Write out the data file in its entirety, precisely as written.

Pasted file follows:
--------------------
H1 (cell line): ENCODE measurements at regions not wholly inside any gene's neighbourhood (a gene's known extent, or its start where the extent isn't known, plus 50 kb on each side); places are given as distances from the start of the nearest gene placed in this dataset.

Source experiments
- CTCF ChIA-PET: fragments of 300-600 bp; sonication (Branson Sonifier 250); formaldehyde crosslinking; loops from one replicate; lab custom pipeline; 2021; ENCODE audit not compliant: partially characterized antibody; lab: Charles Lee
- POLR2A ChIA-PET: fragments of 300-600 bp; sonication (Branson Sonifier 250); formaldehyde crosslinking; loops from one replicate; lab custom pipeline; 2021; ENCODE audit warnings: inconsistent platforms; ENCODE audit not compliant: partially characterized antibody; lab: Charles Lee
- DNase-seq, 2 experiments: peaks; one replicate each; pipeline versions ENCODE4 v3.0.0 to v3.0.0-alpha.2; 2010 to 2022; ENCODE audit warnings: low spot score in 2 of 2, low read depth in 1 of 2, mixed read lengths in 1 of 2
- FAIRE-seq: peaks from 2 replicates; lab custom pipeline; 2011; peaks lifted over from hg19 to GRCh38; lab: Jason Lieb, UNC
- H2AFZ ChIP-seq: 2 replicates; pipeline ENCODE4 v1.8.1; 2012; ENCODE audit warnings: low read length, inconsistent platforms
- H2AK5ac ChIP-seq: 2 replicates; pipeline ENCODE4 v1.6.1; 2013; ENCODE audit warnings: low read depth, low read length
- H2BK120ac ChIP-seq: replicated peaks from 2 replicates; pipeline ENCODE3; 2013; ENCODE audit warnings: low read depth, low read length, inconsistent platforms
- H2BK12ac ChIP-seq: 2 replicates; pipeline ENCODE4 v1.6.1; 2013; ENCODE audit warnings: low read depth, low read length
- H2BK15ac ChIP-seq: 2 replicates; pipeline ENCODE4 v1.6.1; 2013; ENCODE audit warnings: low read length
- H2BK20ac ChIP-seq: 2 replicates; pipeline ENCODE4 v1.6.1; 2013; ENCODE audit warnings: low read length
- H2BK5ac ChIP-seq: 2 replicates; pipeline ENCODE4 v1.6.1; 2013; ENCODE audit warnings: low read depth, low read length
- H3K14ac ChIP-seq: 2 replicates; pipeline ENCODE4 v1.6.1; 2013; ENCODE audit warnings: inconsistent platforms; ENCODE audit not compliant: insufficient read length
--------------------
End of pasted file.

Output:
H1 (cell line): ENCODE measurements at regions not wholly inside any gene's neighbourhood (a gene's known extent, or its start where the extent isn't known, plus 50 kb on each side); places are given as distances from the start of the nearest gene placed in this dataset.

Source experiments
- CTCF ChIA-PET: fragments of 300-600 bp; sonication (Branson Sonifier 250); formaldehyde crosslinking; loops from one replicate; lab custom pipeline; 2021; ENCODE audit not compliant: partially characterized antibody; lab: Charles Lee
- POLR2A ChIA-PET: fragments of 300-600 bp; sonication (Branson Sonifier 250); formaldehyde crosslinking; loops from one replicate; lab custom pipeline; 2021; ENCODE audit warnings: inconsistent platforms; ENCODE audit not compliant: partially characterized antibody; lab: Charles Lee
- DNase-seq, 2 experiments: peaks; one replicate each; pipeline versions ENCODE4 v3.0.0 to v3.0.0-alpha.2; 2010 to 2022; ENCODE audit warnings: low spot score in 2 of 2, low read depth in 1 of 2, mixed read lengths in 1 of 2
- FAIRE-seq: peaks from 2 replicates; lab custom pipeline; 2011; peaks lifted over from hg19 to GRCh38; lab: Jason Lieb, UNC
- H2AFZ ChIP-seq: 2 replicates; pipeline ENCODE4 v1.8.1; 2012; ENCODE audit warnings: low read length, inconsistent platforms
- H2AK5ac ChIP-seq: 2 replicates; pipeline ENCODE4 v1.6.1; 2013; ENCODE audit warnings: low read depth, low read length
- H2BK120ac ChIP-seq: replicated peaks from 2 replicates; pipeline ENCODE3; 2013; ENCODE audit warnings: low read depth, low read length, inconsistent platforms
- H2BK12ac ChIP-seq: 2 replicates; pipeline ENCODE4 v1.6.1; 2013; ENCODE audit warnings: low read depth, low read length
- H2BK15ac ChIP-seq: 2 replicates; pipeline ENCODE4 v1.6.1; 2013; ENCODE audit warnings: low read length
- H2BK20ac ChIP-seq: 2 replicates; pipeline ENCODE4 v1.6.1; 2013; ENCODE audit warnings: low read length
- H2BK5ac ChIP-seq: 2 replicates; pipeline ENCODE4 v1.6.1; 2013; ENCODE audit warnings: low read depth, low read length
- H3K14ac ChIP-seq: 2 replicates; pipeline ENCODE4 v1.6.1; 2013; ENCODE audit warnings: inconsistent platforms; ENCODE audit not compliant: insufficient read length